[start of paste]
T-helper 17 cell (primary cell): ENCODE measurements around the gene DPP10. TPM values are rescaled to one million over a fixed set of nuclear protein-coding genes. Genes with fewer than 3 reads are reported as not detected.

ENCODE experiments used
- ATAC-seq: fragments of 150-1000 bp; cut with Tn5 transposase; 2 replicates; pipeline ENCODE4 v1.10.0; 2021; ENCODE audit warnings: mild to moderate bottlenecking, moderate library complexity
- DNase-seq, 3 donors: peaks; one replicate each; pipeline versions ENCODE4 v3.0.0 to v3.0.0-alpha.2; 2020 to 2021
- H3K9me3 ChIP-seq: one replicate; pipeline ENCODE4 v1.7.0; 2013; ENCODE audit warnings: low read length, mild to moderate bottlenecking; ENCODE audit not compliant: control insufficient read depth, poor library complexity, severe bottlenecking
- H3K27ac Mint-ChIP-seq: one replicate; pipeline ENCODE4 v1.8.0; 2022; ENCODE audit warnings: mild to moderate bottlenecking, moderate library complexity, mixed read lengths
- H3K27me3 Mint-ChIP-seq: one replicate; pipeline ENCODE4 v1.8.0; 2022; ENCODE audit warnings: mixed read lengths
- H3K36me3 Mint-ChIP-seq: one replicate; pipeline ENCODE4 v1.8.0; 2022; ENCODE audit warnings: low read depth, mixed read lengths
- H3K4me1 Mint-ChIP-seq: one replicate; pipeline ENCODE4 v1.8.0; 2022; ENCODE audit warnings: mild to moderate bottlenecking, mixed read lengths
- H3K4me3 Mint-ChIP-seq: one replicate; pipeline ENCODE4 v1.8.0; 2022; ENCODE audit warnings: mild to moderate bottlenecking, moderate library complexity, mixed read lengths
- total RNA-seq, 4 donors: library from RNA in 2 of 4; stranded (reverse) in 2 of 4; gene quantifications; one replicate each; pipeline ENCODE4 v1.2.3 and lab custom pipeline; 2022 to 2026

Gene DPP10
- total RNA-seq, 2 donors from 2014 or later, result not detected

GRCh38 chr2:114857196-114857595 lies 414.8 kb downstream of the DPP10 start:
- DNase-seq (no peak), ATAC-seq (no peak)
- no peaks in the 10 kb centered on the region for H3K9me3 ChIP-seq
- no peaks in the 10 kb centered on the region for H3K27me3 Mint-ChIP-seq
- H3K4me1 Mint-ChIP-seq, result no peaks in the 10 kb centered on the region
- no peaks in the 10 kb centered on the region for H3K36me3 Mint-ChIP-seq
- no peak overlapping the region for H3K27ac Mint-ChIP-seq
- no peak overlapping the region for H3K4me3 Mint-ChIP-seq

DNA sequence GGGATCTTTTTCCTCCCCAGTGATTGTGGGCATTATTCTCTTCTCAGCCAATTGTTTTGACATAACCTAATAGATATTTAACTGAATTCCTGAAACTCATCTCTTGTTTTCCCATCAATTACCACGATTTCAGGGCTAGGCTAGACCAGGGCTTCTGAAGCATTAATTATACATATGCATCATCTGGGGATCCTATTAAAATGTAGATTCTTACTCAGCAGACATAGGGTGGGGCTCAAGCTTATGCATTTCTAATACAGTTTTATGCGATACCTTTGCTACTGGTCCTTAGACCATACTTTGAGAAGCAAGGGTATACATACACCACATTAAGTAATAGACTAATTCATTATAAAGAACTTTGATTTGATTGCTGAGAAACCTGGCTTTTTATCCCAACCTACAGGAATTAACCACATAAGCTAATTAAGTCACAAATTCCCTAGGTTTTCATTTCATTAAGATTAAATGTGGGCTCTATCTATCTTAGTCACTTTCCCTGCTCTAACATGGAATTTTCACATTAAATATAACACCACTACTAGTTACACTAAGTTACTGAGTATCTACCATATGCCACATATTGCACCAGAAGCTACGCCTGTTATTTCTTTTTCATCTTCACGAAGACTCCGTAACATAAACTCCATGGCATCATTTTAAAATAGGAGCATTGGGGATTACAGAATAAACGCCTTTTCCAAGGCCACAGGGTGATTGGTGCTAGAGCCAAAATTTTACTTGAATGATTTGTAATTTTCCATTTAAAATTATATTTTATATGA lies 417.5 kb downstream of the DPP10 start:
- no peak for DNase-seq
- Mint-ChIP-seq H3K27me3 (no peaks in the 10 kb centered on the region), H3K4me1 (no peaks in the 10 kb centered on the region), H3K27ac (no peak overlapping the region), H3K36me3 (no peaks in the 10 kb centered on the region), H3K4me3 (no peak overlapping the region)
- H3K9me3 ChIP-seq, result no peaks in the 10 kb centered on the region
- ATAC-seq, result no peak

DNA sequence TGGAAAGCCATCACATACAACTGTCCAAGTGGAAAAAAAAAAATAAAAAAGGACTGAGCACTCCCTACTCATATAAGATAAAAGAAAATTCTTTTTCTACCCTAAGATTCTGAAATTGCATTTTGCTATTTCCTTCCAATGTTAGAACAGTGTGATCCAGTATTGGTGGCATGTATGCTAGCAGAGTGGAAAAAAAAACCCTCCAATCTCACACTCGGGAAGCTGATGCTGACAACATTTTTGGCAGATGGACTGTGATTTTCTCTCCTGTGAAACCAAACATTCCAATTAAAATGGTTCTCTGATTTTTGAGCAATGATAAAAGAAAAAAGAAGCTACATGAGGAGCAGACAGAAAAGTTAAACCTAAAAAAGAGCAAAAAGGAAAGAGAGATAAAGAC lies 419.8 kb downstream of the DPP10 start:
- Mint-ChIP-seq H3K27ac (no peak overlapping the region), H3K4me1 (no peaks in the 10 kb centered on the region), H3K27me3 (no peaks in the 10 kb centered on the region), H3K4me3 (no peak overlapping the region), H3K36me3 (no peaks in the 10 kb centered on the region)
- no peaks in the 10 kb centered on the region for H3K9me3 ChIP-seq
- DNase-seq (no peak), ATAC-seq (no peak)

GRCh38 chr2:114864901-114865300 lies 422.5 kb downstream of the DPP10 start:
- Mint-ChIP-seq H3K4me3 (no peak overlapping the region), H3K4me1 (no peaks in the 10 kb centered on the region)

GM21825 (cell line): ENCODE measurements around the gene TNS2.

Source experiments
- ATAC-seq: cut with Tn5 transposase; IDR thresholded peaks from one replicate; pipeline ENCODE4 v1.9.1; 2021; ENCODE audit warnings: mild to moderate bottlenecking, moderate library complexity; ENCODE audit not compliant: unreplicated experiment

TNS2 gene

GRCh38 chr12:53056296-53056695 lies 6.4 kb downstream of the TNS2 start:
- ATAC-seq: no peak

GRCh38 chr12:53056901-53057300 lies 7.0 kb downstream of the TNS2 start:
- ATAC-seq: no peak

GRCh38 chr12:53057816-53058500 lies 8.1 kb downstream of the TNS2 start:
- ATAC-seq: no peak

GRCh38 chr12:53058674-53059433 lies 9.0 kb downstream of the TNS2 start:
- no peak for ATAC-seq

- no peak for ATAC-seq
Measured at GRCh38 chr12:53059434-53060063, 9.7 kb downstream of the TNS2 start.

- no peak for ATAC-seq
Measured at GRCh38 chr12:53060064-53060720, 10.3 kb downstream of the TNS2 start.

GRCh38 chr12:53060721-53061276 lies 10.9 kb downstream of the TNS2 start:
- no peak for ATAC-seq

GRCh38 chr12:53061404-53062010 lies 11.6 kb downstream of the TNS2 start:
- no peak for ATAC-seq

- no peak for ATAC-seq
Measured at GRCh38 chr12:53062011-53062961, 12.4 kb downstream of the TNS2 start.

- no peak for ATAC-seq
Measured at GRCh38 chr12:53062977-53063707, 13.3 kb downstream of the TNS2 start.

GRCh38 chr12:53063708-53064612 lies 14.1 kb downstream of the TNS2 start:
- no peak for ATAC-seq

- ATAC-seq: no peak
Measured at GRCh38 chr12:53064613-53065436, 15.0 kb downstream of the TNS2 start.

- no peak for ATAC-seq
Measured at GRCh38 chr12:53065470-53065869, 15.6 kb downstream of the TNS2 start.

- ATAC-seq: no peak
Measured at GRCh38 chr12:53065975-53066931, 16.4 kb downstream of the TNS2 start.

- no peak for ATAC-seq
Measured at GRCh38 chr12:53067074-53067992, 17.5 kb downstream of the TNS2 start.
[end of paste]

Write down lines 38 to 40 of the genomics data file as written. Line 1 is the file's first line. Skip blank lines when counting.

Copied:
- ATAC-seq: no peak

GRCh38 chr12:53056901-53057300 lies 7.0 kb downstream of the TNS2 start:
- ATAC-seq: no peak